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Richard K. Betts

Adjunct Senior Fellow for National Security Studies

Expertise

Intelligence and U.S. defense policy; military strategy; political and military intelligence; international conflict; terrorism.

Programs

John J. McCloy Roundtable Series on Setting the National Security Agenda

Bio

Richard Betts is an adjunct senior fellow for national security studies at the Council on Foreign Relations (CFR). At Columbia University, Dr. Betts is the Arnold A. Saltzman professor of war and peace studies in the political science department, director of the Saltzman Institute of War and Peace Studies, and director of the international security policy program in the School of International and Public Affairs. His areas of expertise include international conflict, U.S. defense policy, military strategy, political and military intelligence, and terrorism.

Previously, Dr. Betts was a senior fellow at the Brookings Institution until 1990 and adjunct lecturer at Johns Hopkins University's Paul H. Nitze School of Advanced International Studies. He has also served at different times on the Harvard faculty as lecturer in government and as visiting professor of government. A former staff member of the original Senate Select Committee on Intelligence (the Church Committee), the National Security Council, and the Mondale Presidential Campaign, Dr. Betts has been an occasional consultant to the National Intelligence Council and Central Intelligence Agency, served for six years on the National Security Advisory Panel for the Director of Central Intelligence, and was a member of the National Commission on Terrorism (the Bremer Commission). He lectures frequently at schools such as the National War College, Foreign Service Institute, and U.S. Military Academy. He was honorably discharged as a second lieutenant from the U.S. Army in 1971.

Dr. Betts's writings have earned five prizes, including the Woodrow Wilson Award of the American Political Science Association for the best book in political science. His first book, Soldiers, Statesmen, and Cold War Crises (Harvard University Press, 1977), was issued in a second edition by Columbia University Press in 1991. He is the author of three books published by the Brookings Institution: Surprise Attack (1982), Nuclear Blackmail and Nuclear Balance (1987), and Military Readiness (1995); coauthor and editor of three other Brookings books: The Irony of Vietnam (1979), Nonproliferation and U.S. Foreign Policy (1980), and Cruise Missiles: Technology, Strategy, Politics (1981); editor of Conflict After the Cold War, second edition (Longman, 2001); and coeditor of Paradoxes of Strategic Intelligence (Cass, 2003). Dr. Betts has published numerous articles on foreign policy, military strategy, intelligence, conventional forces, nuclear weapons, arms trade, collective security, strategic issues in Asia, and other subjects in such journals as Foreign Affairs, International Security, World Politics, Political Science Quarterly, Survival, International Studies Quarterly, Foreign Policy, the National Interest, Orbis, Security Studies, and Washington Quarterly, among others.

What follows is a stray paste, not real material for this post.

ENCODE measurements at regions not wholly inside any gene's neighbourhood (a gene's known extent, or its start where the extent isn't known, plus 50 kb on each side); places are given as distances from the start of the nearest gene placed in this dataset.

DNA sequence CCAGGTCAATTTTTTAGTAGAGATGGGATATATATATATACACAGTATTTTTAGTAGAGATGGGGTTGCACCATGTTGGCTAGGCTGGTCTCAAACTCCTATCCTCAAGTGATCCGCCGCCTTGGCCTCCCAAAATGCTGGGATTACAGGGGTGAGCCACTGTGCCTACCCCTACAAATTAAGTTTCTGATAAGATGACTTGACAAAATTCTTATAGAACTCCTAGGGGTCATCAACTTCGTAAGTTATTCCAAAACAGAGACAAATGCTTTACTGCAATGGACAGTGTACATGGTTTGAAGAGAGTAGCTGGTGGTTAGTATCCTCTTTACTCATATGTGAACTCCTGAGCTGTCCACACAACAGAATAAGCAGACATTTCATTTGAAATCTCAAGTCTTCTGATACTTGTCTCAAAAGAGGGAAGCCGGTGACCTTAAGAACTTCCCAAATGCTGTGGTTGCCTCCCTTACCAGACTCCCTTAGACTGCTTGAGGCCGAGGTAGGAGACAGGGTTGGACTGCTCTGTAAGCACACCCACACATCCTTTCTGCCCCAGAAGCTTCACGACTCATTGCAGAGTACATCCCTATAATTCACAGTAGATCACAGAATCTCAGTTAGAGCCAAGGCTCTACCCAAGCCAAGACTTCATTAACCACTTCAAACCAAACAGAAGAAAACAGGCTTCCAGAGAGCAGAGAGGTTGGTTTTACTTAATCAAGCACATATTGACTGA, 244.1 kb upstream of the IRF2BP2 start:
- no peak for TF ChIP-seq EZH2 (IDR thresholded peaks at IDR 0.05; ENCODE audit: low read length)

Born in 1947, he received his BA, MA, and PhD in government from Harvard University. Dr. Betts is married to Adela M. Bolet, has three children, and lives in Teaneck, New Jersey.

Events

CFR Events

General Meeting ⁄ New York

The Lessons and Legacy of the Iraq War

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Guest Event ⁄ New York

Book Party for American Force: Dangers, Delusions, and Dilemmas in National Security by Richard Betts

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Symposium ⁄ New York

Iraq's Impact on the Future of U.S. Foreign and Defense Policy: Coping with Rogue States, Failing States, and Proliferators (Session 4)

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General Meeting ⁄ New York

Making New York Safer Symposium - Session 1: The Terrorist Threat in New York

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Guest Event ⁄ New York

A Conversation with Gary Hart

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General Meeting

After Iraq: New Direction for U.S. Intelligence and Foreign Policy

This meeting is not for attribution.

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Roundtable Meeting

America's Response to Terrorism: What Difference Does the RMA Make After September 11?

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Roundtable Meeting

America's Response to Terrorism: US-China Security Relations after the September 11 Attacks

This meeting is not for attribution.

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Roundtable Meeting

America's Response to Terrorism: What Difference Does the RMA Make After September 11?

This meeting is not for attribution.

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Press/Panels